10 Lessons from Oil Analysis
This oil sample was actually taken at the correct recommended mileage interval. The problem was that the oil had started to shear because of the engine hours.
For most consumers, a preventive maintenance program for their automobile consists of nothing more than an oil change. While a regular oil change is very important, the most critical part of changing the oil is to know when to change the oil.
The interval of the oil change is often dictated by one of two factors: someone’s preference (word on the street) or the vehicle’s maintenance guide. Today’s gasoline internal combustion engine is highly advanced and so is its oil. It’s amazing how the traditional 3,000 mile oil change no longer exists, but for some reason is still highly practiced. While the vehicle owner’s manual may give recommendations of an oil change, the actual interval will depend on several other factors as well. There are many different factors that affect the frequency of an oil change such as climate, driving style, viscosity grade, and engine condition.
The same can be said for the diesel engine as well. The reason I want to touch on this subject is because in working with diesel engines every day, I still find myself talking about an engine oil change on a regular basis. The best advice on performing an adequate oil change is to have an oil analysis performed regularly.
We all know that oil lubricates the engine, but oil also does many other things that are often overlooked. Not only does oil lubricate as a means of controlling friction but also has to control contamination, temperature, corrosion, shock, wear, and pressure. Oil analysis is the only true way to put a set of “eyes” on the engine’s condition and the condition of the oil to determine when it should be changed. Today’s oil analysis programs use state-of-the-art equipment and techniques to provide the consumer with valuable information that will help them properly maintain their engine. A proper oil analysis can be somewhat intimidating to read and comprehend, however, I hope this will help you explain an oil analysis report to your customer.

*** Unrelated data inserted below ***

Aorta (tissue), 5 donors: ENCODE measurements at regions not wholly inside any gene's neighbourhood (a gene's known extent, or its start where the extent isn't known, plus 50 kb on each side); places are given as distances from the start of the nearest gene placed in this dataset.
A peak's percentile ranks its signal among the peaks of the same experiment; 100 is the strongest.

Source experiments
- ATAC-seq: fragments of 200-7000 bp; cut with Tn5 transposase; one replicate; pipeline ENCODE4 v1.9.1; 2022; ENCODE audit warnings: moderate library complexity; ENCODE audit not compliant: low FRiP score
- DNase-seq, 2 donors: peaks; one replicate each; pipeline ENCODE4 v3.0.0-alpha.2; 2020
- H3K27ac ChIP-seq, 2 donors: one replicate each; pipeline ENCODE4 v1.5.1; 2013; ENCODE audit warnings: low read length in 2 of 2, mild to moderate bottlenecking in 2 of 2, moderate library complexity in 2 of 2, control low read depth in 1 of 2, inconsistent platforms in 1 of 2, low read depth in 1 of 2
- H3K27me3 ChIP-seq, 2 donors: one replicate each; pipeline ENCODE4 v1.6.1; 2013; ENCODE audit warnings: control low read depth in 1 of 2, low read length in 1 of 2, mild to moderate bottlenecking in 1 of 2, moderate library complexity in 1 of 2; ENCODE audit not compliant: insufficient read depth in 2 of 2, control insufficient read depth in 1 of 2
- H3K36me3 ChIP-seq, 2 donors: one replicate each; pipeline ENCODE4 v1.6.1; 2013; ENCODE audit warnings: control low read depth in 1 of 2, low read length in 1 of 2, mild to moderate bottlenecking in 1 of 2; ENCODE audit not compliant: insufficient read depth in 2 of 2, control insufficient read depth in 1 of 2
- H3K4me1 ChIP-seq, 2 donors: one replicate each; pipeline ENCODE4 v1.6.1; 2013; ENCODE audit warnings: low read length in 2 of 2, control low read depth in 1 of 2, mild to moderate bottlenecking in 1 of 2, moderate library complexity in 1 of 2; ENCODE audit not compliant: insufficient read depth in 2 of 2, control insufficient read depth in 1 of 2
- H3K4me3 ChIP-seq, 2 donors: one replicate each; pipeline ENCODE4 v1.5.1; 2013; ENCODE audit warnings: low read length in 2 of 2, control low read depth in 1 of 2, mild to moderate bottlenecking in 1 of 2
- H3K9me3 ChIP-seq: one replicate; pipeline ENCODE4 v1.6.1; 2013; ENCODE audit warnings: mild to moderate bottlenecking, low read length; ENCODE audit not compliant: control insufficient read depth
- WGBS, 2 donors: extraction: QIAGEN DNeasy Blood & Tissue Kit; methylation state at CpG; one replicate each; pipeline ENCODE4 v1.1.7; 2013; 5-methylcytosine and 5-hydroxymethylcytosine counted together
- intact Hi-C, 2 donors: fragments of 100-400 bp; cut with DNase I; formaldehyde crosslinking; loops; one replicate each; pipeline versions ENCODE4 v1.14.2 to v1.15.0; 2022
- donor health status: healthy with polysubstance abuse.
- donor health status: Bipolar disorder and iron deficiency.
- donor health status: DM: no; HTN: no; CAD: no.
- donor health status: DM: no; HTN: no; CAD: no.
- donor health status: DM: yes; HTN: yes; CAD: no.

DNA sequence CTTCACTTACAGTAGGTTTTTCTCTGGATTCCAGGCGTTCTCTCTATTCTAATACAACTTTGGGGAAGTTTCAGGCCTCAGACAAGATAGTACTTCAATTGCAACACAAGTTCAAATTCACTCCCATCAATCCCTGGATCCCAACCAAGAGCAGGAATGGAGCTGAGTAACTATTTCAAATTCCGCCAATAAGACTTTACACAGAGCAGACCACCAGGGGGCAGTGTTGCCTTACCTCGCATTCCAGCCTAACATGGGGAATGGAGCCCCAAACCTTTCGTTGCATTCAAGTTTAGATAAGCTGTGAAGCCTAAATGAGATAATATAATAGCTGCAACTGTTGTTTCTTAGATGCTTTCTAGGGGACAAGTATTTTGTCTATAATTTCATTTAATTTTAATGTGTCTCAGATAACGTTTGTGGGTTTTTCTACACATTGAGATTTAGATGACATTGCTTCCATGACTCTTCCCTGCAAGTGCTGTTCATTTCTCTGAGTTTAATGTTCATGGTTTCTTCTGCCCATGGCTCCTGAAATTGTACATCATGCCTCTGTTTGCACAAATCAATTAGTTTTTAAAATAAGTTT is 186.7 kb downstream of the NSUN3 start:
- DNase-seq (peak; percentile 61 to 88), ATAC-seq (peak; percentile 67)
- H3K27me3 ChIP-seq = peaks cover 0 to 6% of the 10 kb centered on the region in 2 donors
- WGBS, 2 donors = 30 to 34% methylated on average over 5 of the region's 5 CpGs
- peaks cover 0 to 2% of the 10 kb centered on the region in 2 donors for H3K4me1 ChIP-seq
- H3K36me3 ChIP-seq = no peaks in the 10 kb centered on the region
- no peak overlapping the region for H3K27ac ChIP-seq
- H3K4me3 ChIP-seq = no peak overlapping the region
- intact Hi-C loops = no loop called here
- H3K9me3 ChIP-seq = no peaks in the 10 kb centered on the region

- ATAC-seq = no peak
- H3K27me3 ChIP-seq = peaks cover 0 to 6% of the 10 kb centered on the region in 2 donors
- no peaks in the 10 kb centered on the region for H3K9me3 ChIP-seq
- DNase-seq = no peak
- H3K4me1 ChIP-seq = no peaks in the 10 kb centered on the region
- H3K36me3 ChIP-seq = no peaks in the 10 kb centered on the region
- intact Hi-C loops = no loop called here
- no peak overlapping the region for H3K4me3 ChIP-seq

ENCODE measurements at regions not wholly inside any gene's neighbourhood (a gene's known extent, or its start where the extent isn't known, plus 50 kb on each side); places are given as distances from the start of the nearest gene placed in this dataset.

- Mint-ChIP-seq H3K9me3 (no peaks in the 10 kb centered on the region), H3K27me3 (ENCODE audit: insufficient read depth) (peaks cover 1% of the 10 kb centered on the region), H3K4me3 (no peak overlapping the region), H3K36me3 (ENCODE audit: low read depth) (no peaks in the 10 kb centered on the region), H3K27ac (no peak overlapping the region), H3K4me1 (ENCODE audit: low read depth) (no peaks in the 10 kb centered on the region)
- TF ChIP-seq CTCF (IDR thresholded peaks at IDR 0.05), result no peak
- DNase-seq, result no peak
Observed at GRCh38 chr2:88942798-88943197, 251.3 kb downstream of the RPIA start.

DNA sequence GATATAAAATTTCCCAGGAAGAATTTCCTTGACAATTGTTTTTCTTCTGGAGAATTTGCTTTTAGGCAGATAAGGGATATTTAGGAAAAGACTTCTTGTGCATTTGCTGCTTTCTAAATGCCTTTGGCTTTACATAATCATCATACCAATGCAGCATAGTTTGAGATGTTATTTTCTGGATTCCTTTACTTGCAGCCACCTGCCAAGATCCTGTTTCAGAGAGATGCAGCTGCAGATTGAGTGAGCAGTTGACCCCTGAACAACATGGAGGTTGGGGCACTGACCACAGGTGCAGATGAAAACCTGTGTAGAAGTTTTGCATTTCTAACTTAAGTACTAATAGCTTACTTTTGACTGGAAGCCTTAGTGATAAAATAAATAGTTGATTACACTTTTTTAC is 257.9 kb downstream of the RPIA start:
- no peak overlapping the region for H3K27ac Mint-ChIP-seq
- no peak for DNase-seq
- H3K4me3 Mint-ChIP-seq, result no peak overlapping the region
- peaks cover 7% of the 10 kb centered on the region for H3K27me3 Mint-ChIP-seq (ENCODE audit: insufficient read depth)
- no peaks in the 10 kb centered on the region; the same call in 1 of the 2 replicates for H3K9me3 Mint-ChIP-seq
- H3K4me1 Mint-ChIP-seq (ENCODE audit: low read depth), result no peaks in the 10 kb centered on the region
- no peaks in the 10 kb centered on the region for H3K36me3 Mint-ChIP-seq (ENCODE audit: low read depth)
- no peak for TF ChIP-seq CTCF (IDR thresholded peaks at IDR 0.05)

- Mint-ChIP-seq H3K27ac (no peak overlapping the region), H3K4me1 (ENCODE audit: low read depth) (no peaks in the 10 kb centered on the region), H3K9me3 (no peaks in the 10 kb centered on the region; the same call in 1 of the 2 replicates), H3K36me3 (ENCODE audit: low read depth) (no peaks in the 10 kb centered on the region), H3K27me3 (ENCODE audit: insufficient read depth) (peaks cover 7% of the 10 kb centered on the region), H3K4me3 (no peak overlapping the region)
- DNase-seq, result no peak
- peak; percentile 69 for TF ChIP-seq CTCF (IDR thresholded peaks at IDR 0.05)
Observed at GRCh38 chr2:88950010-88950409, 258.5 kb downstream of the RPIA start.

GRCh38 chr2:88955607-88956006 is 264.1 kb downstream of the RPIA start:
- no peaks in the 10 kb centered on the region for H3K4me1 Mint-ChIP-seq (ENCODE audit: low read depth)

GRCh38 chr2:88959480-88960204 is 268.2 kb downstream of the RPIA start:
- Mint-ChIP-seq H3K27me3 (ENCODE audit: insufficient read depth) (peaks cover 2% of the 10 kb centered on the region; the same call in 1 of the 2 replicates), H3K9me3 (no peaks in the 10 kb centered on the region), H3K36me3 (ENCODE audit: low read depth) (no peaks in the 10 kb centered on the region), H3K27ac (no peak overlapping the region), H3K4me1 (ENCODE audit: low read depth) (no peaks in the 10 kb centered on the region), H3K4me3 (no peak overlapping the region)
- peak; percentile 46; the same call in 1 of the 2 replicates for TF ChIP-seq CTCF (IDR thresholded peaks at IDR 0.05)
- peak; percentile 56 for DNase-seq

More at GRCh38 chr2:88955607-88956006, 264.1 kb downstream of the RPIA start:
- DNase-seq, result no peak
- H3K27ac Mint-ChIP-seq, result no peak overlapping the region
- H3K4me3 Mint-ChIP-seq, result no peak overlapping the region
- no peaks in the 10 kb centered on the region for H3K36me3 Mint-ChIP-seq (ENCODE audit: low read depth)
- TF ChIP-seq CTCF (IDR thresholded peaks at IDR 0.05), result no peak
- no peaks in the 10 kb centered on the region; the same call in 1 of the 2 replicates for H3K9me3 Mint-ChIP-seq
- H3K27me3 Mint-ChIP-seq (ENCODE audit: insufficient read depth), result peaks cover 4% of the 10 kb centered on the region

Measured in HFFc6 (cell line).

First of all, there are 10 important factors that determine the condition
of oil and its service life.
1 – Viscosity
The most important factor of lubricating oil, viscosity is a measurement of resistance to flow at a specific temperature in relation to time. In an oil analysis, the used oil’s viscosity is compared to that of new oil’s viscosity to determine whether excessive thinning or thickening has occurred.
High viscosity could indicate contamination of soot, incomplete combustion, leaking head gaskets, high operating temperature or extended oil drains. Low viscosity could indicate fuel dilution, oil shear, or the use of wrong oil. The effects of high or low viscosity oil can be engine overheating, poor lubrication, restricted oil flow, metal-to-metal contact and harmful deposits. If the viscosity is wrong make sure the proper oil grade is being used and determine if there are any leaks in head gaskets or injectors.
2 – Water or Coolant Contamination
If the analysis finds water in the engine’s oil then it is entering the engine through the atmosphere or from an internal leak. Water condensation should be evaporated by the engine when operating at normal temperatures. If not, the engine may not be reaching operating temperature, causing contamination, or there are internal leaks, causing contamination. Water contamination can lead to high viscosity, engine overheating, corrosion, poor lubrication, acid formation and engine failure.